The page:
EPA, Other Agencies Find Their Words Scrutinized Under Trump

President Donald Trump looks up while signing an executive order to advance construction of the Keystone XL pipeline at the White House on January 24. After he signed the executive orders, he told reporters he will decide on his U.S. Supreme Court nominee this week and publicly announce the person next week. Kevin Lamarque/Reuters

U.S. President Donald Trump's administration has put staff at a slew of government agencies on notice - be careful what you say.

Employees at the Environmental Protection Agency, the Interior Department and the Agriculture Department all have seen directives come down from the newly minted leadership seeking to limit how they communicate to the public.

The moves have reinforced concerns that Trump, a climate change doubter, could seek to sideline scientific research showing that carbon dioxide emissions from burning fossil fuels contributes to global warming, as well as the career staffers at the agencies that conduct much of this research.

On Tuesday, a source at the U.S. Environmental Protection Agency said that staff had been told by members of the Trump administration not to speak to reporters or publish any press releases or blog posts on social media. EPA staff have also been asked not to publicize any talks, conferences, or webinars that had been planned for the next 60 days, the staffer said, asking not to be named.

Asked if the EPA had been gagged, White House press secretary Sean Spicer said on Tuesday: "I don't know ... we're looking into it ... I don't think it's a surprise we're going to review the policies but I don't have any info at this time."

The agency also was asked by the White House on Monday to temporarily halt all contracts, grants and interagency agreements pending a review, according to multiple sources. The EPA awards billions of dollars worth of grants and contracts every year to support programs around environmental testing, cleanups and research.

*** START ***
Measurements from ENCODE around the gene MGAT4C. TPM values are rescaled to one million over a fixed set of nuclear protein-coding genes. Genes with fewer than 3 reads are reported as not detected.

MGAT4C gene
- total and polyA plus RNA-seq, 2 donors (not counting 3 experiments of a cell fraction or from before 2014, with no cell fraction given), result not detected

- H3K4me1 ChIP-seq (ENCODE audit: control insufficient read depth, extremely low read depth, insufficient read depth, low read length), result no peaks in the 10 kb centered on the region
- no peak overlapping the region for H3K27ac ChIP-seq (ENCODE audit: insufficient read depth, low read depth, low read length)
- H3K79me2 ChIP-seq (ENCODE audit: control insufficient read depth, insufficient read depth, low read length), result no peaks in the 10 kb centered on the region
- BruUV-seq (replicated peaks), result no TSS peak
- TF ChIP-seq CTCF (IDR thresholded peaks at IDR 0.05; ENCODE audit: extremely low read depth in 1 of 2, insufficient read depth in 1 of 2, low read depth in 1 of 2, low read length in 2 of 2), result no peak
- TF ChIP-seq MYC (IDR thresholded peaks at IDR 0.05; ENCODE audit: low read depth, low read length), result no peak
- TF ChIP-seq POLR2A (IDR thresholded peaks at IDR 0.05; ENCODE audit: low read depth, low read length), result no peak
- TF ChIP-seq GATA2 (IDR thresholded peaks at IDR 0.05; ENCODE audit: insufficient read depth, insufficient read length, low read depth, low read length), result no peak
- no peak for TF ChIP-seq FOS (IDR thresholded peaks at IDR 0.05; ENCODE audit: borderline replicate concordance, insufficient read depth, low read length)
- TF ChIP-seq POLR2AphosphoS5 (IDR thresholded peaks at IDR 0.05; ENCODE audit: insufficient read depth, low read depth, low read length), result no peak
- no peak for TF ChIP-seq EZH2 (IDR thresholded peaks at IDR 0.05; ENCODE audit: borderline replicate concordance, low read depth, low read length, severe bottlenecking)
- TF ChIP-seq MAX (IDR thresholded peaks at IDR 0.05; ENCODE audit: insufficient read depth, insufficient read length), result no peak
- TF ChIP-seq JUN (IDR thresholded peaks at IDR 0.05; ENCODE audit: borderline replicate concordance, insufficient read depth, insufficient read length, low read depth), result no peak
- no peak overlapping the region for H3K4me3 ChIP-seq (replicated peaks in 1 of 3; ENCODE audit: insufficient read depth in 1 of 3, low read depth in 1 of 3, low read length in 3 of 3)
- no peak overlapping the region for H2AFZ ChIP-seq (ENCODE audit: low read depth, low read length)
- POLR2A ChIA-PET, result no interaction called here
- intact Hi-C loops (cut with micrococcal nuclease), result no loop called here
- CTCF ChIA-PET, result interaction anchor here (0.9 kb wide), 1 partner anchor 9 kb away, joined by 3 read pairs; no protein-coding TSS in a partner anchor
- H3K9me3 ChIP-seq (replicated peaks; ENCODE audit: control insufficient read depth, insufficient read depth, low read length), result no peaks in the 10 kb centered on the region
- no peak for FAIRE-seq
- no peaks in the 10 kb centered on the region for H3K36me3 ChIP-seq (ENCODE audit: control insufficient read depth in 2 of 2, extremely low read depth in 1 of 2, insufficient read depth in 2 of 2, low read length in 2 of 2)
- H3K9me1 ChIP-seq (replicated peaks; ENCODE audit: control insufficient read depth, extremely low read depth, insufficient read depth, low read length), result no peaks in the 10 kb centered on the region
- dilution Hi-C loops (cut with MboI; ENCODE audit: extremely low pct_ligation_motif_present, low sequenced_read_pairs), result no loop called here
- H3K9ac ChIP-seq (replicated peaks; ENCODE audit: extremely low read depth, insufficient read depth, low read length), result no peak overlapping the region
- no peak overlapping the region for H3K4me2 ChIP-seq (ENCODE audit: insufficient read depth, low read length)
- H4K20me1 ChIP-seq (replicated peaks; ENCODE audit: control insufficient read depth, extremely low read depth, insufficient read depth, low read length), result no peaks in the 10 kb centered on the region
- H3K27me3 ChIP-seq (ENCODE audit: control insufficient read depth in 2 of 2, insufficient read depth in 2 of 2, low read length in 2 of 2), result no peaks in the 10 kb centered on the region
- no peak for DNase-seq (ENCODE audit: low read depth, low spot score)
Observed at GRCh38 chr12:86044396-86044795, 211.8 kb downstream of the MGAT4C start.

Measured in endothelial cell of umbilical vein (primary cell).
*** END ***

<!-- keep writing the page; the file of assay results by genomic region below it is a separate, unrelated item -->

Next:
The U.S. Department of Agriculture also has seen efforts to curb communication. On Monday, staff at the department's Agricultural Research Service (ARS) were asked in an email to suspend the release of "any public-facing documents."

"This includes, but is not limited to, news releases, photos, fact sheets, news feeds, and social media content," the email said.

The U.S. Department of Agriculture disavowed the email on Tuesday, saying in a statement that it was released without "departmental direction and prior to departmental guidance being issued."

"ARS will be providing updated direction to its staff," according to the statement.

The ARS focuses on scientific research into the main issues facing agriculture, including long-term climate change.

Last week, staff at the Interior Department were told to stop posting on Twitter after an employee retweeted posts about the relatively low attendance at Trump's inauguration, and about how the issues of climate change and civil rights had disappeared from the White House website.

The department has since resumed tweeting.

Trump has promised to promote oil drilling and mining by cutting regulation, including by targeting Obama's initiative to combat climate change. Trump also has suggested pulling the United States out of a global pact on climate change signed by nearly 200 countries last year.

Trump's nominees to run the EPA, Interior and the Department of Agriculture - Oklahoma Attorney General Scott Pruitt, Congressman Ryan Zinke of Montana, and former Georgia Governor Sonny Perdue, respectively - are awaiting Senate confirmation.

Trump also has drawn heavily from the energy industry lobby and pro-drilling think tanks to build a team charged with preparing the EPA for its new leadership under Trump, according to a list of the newly introduced 10-member team seen by Reuters on Monday.

An EPA spokesman did not immediately respond to a request for comment.